Look at Labor’s transition energy plan and that will give you some idea what an properly integrated program looks like.

  23. Cold and sunny in Sydney as well, no doubt with frost in inland suburbs.

    After raining for six months, someone turned off the big tap in the sky a couple of weeks ago. The great outdoors is (mostly) no longer a quagmire, you can hang stuff out to dry and it gets dry and you can make plans without needing to assume it’s going to rain.

    At least for the time being.



  24. There is a song in one of the Indian movie songs describing a in-house Son-in-law.
    Translated in English it means
    ” Even when you tried to get rid of the you from the house by getting hold of his hair, if you tried to hang in there by gripping the house ledge, absorbing all abuses as blessings , it is fantastic chance for a person like that to be a in-house Son-in-law. 🙂

  25. ‘The election is over. The Libs are tearing themselves & each other apart. There is serious talk of a Liberal [Party] split.’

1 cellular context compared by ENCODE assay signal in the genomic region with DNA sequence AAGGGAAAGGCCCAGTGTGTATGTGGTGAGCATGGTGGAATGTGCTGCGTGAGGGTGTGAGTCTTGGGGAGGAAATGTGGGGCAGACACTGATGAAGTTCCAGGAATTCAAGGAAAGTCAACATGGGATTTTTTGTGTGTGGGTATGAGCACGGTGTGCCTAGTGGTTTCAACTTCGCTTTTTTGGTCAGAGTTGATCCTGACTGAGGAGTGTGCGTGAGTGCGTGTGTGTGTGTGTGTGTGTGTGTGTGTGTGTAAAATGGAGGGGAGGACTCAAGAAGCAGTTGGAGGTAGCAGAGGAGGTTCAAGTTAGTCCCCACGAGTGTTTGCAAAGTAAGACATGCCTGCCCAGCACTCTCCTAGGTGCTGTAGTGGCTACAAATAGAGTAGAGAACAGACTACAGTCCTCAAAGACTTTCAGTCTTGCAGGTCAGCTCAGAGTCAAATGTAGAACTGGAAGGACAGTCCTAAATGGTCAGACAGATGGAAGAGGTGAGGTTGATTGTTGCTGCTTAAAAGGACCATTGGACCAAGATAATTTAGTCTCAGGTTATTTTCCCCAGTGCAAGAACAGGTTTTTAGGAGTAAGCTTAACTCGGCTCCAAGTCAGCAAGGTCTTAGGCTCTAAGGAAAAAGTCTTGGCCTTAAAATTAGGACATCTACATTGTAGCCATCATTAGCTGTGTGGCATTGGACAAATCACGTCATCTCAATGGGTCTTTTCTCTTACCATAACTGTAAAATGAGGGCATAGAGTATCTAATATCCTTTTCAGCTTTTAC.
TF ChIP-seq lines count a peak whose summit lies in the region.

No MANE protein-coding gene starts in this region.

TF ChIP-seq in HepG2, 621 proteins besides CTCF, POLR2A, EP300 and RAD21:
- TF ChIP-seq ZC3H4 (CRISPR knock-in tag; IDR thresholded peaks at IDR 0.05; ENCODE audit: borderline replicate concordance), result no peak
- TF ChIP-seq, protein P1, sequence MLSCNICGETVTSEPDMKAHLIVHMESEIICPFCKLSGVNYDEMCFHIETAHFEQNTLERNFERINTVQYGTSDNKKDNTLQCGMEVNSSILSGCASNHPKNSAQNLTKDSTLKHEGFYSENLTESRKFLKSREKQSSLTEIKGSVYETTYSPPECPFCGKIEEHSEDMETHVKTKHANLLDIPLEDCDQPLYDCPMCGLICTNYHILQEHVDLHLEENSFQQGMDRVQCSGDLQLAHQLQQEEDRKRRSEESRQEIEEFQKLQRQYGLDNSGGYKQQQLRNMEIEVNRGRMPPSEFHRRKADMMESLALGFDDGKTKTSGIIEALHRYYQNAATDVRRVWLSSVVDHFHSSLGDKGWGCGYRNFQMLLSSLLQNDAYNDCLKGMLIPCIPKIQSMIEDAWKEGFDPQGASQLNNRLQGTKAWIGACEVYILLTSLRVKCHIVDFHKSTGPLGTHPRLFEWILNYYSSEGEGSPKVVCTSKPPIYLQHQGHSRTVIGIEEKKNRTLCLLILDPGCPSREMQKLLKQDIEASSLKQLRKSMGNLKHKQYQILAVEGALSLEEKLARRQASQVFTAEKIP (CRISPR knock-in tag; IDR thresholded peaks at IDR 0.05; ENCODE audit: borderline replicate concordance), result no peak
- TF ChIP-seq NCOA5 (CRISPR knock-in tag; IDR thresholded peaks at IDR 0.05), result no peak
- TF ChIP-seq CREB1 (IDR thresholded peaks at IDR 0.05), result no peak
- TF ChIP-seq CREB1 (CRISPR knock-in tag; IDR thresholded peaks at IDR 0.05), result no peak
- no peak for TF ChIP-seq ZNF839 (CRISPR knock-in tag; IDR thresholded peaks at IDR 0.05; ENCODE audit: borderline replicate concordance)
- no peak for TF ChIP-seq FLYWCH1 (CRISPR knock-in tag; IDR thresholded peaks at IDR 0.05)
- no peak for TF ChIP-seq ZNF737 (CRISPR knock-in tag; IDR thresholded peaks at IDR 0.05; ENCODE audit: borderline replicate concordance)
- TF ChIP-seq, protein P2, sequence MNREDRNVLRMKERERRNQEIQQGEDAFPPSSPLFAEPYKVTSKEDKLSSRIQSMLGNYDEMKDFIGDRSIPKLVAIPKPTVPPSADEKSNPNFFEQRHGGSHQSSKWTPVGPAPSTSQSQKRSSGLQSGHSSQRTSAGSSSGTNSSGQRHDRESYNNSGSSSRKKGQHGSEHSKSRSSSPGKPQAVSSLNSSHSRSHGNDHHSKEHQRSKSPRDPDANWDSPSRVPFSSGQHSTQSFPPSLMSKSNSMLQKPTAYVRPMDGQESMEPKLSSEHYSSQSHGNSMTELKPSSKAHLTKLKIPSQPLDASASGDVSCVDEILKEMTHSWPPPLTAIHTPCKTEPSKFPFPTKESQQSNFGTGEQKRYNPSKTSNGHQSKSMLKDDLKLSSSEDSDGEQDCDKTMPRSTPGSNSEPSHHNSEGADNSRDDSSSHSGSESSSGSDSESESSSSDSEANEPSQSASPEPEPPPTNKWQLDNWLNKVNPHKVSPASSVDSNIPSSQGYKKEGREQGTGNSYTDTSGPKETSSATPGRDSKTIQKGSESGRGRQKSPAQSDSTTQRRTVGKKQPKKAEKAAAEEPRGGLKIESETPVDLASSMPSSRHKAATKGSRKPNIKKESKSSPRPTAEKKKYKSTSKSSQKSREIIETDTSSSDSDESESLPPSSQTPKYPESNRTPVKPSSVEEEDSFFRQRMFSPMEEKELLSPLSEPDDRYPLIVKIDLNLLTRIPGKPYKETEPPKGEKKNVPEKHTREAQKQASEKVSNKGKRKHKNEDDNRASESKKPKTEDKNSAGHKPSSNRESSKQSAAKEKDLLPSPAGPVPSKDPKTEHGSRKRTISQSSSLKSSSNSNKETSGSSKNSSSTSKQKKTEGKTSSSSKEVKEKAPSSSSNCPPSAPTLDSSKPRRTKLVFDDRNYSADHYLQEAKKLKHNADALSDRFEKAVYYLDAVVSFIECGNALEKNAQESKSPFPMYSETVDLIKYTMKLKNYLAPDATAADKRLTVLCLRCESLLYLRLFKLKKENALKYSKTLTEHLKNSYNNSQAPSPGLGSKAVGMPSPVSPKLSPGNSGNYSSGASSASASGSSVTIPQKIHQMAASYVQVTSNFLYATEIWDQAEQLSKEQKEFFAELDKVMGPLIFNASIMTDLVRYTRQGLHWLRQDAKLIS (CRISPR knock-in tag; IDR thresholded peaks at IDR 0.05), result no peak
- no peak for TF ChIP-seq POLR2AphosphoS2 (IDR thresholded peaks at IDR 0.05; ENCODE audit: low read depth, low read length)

@SDHamiltonVIC & @StuartKells @latrobe @TheMandarinAU #splits #SouthernNats #auspol
    https://t.co/egBvoxqjs5

  26. You can’t assume that simply because ALP votes shifted to Teals that it’s because of strategic voting. It’s just as likely, much more likely in fact, that voters in other seats who have traditionally voted ALP would happily first preference a strong independent if given the chance.

    The overwhelming majority of voters are not politically engaged enough to be playing strategically dubious games with their preferences.

  27. Where is the detail of the energy transition plan?

    Serious question, I wouldn’t have expected it yet, but people are talking about it as something that already has substance?

  28. I see Labor working with the teals as being in their short term, and the country’s long term interest.

    It will help to shore up the teals support in their electorates, making it more difficult for the Coalition to return to power, and;

    it creates the possibility of a more moderate right wing force forming around them that could ultimately replace the Coalition as Labor’s opposition on the right.

  29. Socrates,
    Certainly ALP tactical voting would have been a factor.
    But I wonder if UAP advertising to put both Libs and ALP last could have had an impact on both parties PV

  30. The most evil meteorological thing is happening in Sydney.

    Westerly winds. Hot in summer, cold in winter, pollen bearing in Spring.

  31. Victoria @ #78 Thursday, June 9th, 2022 – 10:14 am